Negativity allowed to fester in your organization is worse than a flawed strategic plan. It is worse than an under-performing team or being the last one in a market and struggling for penetration. It is worse than just about any scenario you can think about because it can take your organization down. It will undermine the best of teams. Your strategy, your momentum, and your team will be brought to their knees by allowing negativity to spread within the company. Route it out quickly and take caution if it is ever coming from your leadership.
Ralph Waldo Emerson wrote, “The speed of the leader determines the rate of the pack.” Or you might have heard it this way, “The speed of the leader the speed of the team.” Either way, it hits home here. A leader must flush out negativity and embrace optimism as a value. It should be valued alongside humility, integrity, excellence, or any number of virtuous traits that set you apart from the others.
I had a “look in the mirror” moment a year into a situation where I was asked to help turn a product around. It was a product developed out of necessity and launched quickly. It worked well in its current space; however, there were significant oversights we had to resolve before we could exploit other sectors of the market. Progress was slow, and change was difficult. I noticed my tendency to vent frustrations with key team members. I knew it was wrong at the moment, but it became routine in our conversations. It was not long before I was able to see my negativity in others. I remember the first blast back from a team member, and all I could think was, “I created that!” How could we be successful now that my team members had turned negative? They lost their inspiration, and I was the cause. I was embarrassed!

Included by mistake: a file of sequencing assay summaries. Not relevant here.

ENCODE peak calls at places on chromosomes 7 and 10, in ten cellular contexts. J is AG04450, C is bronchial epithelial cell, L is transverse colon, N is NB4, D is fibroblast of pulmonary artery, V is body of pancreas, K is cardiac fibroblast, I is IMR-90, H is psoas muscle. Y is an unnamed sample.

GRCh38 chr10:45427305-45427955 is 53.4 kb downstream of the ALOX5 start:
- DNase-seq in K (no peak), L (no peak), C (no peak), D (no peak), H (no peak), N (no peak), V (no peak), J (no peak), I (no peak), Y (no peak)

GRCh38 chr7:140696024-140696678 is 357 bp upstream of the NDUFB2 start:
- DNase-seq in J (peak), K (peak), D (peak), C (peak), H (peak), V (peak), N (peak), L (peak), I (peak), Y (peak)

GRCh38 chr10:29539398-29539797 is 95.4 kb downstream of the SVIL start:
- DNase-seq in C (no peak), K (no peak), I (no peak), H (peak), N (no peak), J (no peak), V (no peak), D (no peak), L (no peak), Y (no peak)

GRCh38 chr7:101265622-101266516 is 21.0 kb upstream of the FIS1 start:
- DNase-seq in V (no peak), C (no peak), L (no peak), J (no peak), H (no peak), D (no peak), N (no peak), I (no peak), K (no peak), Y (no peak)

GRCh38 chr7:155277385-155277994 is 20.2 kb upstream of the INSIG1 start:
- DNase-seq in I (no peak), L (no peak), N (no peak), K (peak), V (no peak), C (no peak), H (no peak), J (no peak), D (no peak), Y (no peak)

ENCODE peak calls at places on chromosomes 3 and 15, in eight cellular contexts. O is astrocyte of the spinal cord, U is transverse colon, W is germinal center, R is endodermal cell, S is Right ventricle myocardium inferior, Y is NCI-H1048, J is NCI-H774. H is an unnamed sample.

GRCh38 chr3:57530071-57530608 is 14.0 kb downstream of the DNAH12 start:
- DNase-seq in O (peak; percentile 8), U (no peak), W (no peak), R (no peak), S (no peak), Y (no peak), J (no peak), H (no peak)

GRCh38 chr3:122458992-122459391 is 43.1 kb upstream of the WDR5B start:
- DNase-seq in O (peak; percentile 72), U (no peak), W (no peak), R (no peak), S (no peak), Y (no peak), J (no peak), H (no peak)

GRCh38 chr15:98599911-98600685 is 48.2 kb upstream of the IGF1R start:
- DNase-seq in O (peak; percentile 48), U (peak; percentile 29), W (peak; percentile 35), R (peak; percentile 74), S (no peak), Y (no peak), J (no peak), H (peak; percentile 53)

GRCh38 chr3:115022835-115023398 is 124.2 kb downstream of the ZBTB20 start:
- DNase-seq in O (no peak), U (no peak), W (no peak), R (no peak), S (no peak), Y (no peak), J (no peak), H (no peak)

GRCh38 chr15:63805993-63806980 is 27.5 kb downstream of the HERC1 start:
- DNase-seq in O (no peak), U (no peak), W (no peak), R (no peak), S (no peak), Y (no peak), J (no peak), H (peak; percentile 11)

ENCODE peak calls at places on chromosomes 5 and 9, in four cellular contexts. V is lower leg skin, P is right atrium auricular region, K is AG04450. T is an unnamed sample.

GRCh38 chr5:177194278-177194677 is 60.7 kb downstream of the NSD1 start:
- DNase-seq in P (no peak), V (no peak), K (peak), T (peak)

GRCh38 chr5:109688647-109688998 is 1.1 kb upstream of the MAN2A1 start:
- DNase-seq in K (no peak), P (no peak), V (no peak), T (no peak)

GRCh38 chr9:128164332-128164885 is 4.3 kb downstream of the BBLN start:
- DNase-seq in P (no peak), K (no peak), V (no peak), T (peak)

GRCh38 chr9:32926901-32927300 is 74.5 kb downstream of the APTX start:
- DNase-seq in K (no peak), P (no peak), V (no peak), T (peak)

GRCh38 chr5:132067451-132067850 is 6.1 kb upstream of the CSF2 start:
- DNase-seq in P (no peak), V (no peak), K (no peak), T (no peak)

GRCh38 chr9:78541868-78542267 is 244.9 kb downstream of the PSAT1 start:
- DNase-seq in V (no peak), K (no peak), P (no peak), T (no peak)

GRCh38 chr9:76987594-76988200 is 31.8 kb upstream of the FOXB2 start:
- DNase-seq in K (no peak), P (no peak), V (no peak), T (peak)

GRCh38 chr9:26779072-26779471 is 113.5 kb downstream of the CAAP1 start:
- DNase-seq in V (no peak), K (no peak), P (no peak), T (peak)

It was about that time I came across Simon Sinek’s job title; Chief Optimist. I stopped at that moment and asked myself, “Could I ever hold that position?” It has been my mantra ever since.
You don’t have to “fake it until you make it” or ignore reality, and I’m not suggesting you bury your head in the sand. In fact, you should be well grounded in the truth of your world. I’m merely saying, leaders, must adopt the posture of one who is always making lemonade. After all, your team is looking to you for direction. They are inspired by a leader brave enough to take the proverbial bull by the horns and optimistic enough to know she is capable of wrestling the bull to the ground. After all, optimist leaders are seen as resilient problem solvers whose attitude becomes infectious.
So Leaders, Buck Up! Lead your team with humility, transparency, and optimism. Make sure your team knows you understand the situation and you have a positive plan to lead them to a victorious outcome. Follow the words of Winston Churchill and “…see an opportunity in every difficulty.”